But finding out something isn't wrong then wouldn't prove that it was right. For example, think if you are 30, then it is true that you are not 5. But it doesn't follow if you're not 5, you're definitely 30. You could be an age in between, you could be on either side of 5 and 30. Saying that something can't be both isn't gonna help us prove that a neutral action is morally good.

So let's go to answer choice C, any action that is not morally wrong is morally right. Now, this is our answer. Again, it might be easier to see it if we use a little bit of formal logic. So remember the statements that we had earlier. This was the evidence that we already had.

If we were to translate answer choice C into formal logic, any action that is not morally wrong is morally right, we would write that like that. So if something is not morally wrong, we know it's morally right. The contrapositive of that would be, if it's not morally right, then it has to be morally wrong. Now, if we take these pieces we can definitely prove that, if something is neutral, it is morally right.

If something is neutral, we know it doesn't decrease the well-being of people, we know it doesn't harm them. And if it doesn't harm them, the second sentence told us that it is not morally wrong. Now if we add the answer choice to this, if it's not morally wrong, then it is morally right, well, then we can prove that neutral things are morally right.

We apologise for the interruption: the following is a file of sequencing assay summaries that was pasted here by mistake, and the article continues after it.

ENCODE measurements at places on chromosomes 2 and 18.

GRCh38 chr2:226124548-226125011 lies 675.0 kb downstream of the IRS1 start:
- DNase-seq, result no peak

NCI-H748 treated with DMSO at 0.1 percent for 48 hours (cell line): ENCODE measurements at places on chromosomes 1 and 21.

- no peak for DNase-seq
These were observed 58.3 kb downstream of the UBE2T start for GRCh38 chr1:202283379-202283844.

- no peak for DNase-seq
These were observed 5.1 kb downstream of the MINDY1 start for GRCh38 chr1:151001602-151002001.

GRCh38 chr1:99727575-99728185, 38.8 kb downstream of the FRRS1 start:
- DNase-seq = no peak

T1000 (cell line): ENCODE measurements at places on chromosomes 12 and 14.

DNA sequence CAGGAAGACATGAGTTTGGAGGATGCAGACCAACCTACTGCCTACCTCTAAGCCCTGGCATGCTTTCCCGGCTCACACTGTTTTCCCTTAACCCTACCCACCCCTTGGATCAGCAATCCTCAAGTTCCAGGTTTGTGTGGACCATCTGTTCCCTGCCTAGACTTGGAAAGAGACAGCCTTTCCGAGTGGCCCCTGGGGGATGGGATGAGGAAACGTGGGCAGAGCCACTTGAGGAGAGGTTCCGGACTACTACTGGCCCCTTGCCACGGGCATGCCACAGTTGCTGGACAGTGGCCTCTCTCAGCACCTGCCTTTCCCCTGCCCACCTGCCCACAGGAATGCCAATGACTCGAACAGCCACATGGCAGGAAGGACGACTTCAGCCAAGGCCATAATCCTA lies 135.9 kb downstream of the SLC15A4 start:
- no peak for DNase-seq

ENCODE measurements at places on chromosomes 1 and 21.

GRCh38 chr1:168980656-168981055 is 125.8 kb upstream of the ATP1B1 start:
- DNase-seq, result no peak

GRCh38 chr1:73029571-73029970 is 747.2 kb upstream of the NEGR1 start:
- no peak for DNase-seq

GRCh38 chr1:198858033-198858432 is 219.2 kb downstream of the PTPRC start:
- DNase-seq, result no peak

Neutral means doesn't harm, doesn't harm means not wrong, not wrong means right, it is sealed. So just look at the other answers to see why they're wrong. Answer choice D, well, all it does is establish that there are some neutral actions out there. There are actions that could be reasonably expected to leave unchanged the aggregate well-being of people affected by them.

So they exist, doesn't prove to us that they're right or wrong, it just says they exist. Answer choice E, only right actions have good consequences. And the have is important here, because this argument is entirely composed of things about what our reasonable expectations are. So ironically, what actually happens from our actions is completely aside from this argument, it's only concerned with our expectations.

So the actual effects are not gonna help us prove that these neutral actions are morally good. So answer choice C is our answer.